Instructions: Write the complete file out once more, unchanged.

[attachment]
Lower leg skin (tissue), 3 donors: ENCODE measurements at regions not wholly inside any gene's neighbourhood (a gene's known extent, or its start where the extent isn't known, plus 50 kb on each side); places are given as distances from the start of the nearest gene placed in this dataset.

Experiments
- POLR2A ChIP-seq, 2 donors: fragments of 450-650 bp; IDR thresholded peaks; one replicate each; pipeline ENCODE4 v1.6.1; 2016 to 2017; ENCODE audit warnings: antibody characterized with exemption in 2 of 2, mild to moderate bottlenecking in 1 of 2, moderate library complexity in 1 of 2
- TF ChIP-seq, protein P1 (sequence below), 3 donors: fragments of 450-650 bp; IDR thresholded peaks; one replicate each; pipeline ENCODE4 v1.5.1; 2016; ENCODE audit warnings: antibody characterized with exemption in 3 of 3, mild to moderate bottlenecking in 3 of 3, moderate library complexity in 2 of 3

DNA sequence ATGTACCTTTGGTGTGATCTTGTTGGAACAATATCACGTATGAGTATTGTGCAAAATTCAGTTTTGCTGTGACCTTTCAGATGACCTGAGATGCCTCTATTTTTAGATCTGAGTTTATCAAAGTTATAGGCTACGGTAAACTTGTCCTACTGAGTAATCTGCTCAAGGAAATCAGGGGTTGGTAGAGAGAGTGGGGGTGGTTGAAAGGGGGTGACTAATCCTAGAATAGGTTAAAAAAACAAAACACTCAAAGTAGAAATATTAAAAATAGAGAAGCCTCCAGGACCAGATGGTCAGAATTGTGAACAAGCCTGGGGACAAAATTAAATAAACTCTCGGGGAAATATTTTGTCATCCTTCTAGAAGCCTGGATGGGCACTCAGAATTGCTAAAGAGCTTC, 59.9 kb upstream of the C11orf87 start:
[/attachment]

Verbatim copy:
Lower leg skin (tissue), 3 donors: ENCODE measurements at regions not wholly inside any gene's neighbourhood (a gene's known extent, or its start where the extent isn't known, plus 50 kb on each side); places are given as distances from the start of the nearest gene placed in this dataset.

Experiments
- POLR2A ChIP-seq, 2 donors: fragments of 450-650 bp; IDR thresholded peaks; one replicate each; pipeline ENCODE4 v1.6.1; 2016 to 2017; ENCODE audit warnings: antibody characterized with exemption in 2 of 2, mild to moderate bottlenecking in 1 of 2, moderate library complexity in 1 of 2
- TF ChIP-seq, protein P1 (sequence below), 3 donors: fragments of 450-650 bp; IDR thresholded peaks; one replicate each; pipeline ENCODE4 v1.5.1; 2016; ENCODE audit warnings: antibody characterized with exemption in 3 of 3, mild to moderate bottlenecking in 3 of 3, moderate library complexity in 2 of 3

DNA sequence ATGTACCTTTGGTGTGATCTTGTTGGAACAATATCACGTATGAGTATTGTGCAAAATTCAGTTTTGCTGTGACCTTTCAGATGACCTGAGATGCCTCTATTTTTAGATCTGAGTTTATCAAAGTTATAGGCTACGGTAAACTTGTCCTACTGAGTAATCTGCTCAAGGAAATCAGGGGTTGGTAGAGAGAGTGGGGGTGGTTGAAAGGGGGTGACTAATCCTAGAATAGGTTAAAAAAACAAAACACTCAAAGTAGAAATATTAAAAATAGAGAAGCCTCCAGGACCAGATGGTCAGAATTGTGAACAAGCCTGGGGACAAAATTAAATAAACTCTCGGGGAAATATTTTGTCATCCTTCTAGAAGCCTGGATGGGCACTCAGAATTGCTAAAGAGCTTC, 59.9 kb upstream of the C11orf87 start: